Among those who gave the most effectual assistance to Dr. Washington in his work was Robert Curtis Ogden, who died in Maine on Aug. 6, 1913. Mr. Ogden became interested in negro educational work through his association with General Samuel Chapman Armstrong, the founder of the Hampton Institute, and as the President of the Southern Educational Board he did much to overcome southern prejudice against the education of negroes and spread the knowledge of Hampton and Tuskegee among both the white and black people.

An incident of Dr. Washington's life that stirred up a controversy throughout the country was the occasion of his dining at the White House with President Roosevelt on Oct. 16, 1901. Dr. Washington went to the White House at the invitation of the President, and, when the news was spread abroad, thousands, both North and South, who were moved by race prejudice or by a belief that social equality between blacks and whites had been encouraged, became angry. Most of the criticism fell upon Colonel Roosevelt, but the incident served also to injure Dr. Washington's work in some parts of the South.

In addition to his work at Tuskegee and upon the lecture platform, Dr. Washington wrote a number of books and pamphlets upon the negro question. Chief among his works were: "Sowing and Reaping," 1900; "Up from Slavery," 1901; "Future of the America Negro," 1899; "Character Building," 1902; "The Story of My Life and Work," 1903; "Working with Hands," 1904; "Tuskegee and Its People," 1905; "Putting the Most Into Life," 1906; "Life of Frederick Douglass," 1907; "The Negro in Business," 1907; "The Story of the Negro," 1909; "My Larger Education," 1911, and "The Man Farthest Down," 1912.

Dr. Washington was married three times, and is survived by his third wife, two sons and a daughter.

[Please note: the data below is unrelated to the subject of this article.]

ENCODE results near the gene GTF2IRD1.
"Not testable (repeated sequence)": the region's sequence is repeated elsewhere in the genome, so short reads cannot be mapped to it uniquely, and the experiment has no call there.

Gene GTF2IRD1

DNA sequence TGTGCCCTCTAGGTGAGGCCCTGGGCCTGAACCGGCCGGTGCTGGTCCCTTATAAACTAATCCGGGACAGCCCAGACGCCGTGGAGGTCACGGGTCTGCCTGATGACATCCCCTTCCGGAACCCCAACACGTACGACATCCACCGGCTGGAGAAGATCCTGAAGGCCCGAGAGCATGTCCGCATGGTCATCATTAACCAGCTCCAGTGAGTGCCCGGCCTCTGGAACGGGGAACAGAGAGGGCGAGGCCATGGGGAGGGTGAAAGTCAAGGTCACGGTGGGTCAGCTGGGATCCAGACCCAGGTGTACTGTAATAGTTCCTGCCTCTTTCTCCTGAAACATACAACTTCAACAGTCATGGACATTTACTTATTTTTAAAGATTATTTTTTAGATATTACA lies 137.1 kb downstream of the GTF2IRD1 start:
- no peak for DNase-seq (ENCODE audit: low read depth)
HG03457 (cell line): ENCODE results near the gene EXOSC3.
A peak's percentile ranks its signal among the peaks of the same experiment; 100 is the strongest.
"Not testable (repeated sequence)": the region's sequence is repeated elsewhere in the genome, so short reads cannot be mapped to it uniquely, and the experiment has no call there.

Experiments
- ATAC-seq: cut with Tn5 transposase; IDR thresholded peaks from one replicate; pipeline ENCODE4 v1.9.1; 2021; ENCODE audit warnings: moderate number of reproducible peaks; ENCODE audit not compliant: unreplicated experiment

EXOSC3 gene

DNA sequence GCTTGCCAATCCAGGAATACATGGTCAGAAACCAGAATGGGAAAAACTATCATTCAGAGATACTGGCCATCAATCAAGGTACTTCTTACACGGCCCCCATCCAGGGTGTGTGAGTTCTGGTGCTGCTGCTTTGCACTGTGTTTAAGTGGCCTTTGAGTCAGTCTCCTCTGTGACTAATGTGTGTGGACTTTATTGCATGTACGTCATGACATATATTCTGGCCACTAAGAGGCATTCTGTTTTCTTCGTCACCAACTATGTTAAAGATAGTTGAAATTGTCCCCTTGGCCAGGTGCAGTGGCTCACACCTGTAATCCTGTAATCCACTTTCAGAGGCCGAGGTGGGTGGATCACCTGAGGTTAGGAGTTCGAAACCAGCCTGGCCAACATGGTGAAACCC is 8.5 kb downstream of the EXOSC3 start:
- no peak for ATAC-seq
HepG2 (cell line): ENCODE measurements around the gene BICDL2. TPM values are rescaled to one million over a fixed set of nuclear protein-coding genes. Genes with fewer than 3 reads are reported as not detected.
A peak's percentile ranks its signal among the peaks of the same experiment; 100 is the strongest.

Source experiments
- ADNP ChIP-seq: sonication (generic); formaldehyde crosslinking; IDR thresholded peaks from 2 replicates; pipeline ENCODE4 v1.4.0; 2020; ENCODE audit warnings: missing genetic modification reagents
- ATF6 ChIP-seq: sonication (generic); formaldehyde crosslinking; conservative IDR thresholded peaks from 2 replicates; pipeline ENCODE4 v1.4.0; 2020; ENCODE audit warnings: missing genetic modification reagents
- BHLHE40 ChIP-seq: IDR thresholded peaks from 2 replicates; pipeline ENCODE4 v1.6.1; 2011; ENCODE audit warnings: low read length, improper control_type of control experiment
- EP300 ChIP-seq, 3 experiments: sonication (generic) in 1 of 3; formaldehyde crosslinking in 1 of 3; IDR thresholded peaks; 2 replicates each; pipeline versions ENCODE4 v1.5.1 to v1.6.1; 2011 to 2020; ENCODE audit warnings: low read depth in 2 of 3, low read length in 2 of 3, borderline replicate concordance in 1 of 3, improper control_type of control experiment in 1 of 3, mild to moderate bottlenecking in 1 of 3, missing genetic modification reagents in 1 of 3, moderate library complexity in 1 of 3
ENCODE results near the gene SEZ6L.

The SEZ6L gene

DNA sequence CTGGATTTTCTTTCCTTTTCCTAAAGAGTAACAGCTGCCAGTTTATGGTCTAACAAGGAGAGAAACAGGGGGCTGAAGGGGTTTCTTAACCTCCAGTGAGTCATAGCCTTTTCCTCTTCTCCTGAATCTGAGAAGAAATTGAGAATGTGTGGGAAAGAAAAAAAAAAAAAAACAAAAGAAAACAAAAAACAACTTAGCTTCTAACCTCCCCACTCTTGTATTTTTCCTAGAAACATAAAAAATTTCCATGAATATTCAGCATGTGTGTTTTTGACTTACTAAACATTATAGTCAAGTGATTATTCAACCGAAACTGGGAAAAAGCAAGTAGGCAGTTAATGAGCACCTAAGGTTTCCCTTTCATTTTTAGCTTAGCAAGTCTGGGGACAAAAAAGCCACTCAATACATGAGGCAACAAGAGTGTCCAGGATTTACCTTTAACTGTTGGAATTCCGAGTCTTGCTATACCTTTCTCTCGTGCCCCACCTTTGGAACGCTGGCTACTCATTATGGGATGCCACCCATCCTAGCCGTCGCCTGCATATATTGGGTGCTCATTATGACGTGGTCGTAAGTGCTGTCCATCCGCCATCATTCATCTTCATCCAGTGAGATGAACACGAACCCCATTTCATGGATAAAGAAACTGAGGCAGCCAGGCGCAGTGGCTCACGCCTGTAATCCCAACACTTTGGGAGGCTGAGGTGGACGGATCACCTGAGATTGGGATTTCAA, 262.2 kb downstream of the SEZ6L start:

Comments
Cancel
Booker Taliaferro Washington, 1859?-1915
Date & Place: Not specified or unknown.
Comments
Cancel
[Booker Taliaferro Washington, 1859?-1915, full length,...
Date & Place: Not specified or unknown.
Comments
Cancel
Statue of Booker T. Washington "Lifting the Veil of...
Date & Place: Not specified or unknown.
Comments
Cancel
Grave of Booker T. Washington located at Tuskegee...
Date & Place: Not specified or unknown.
Comments
Cancel
The Oaks, home built for Booker T. Washington and his...
Date & Place: Not specified or unknown.
Comments
Cancel
The Oaks, home built for Booker T. Washington and his...
Date & Place: Not specified or unknown.
Comments
Cancel
The Oaks, home built for Booker T. Washington and his...
Date & Place: Not specified or unknown.
Comments
Cancel
The Oaks, home built for Booker T. Washington and his...
Date & Place: Not specified or unknown.
Comments
Cancel
The Oaks, home built for Booker T. Washington and his...
Date & Place: Not specified or unknown.
Comments
Cancel
The Oaks, home built for Booker T. Washington and his...
Date & Place: Not specified or unknown.
Comments
Cancel
The Oaks, home built for Booker T. Washington
This is a photo of The Oaks, home built for Booker T. Washington and his family in Tuskegee, Alabama added by Ancient Faces on January 9, 2012.
Date & Place: Not specified or unknown.
Comments
Cancel
Booker T. Washington National Monument, Hardy, Virginia
Date & Place: Not specified or unknown.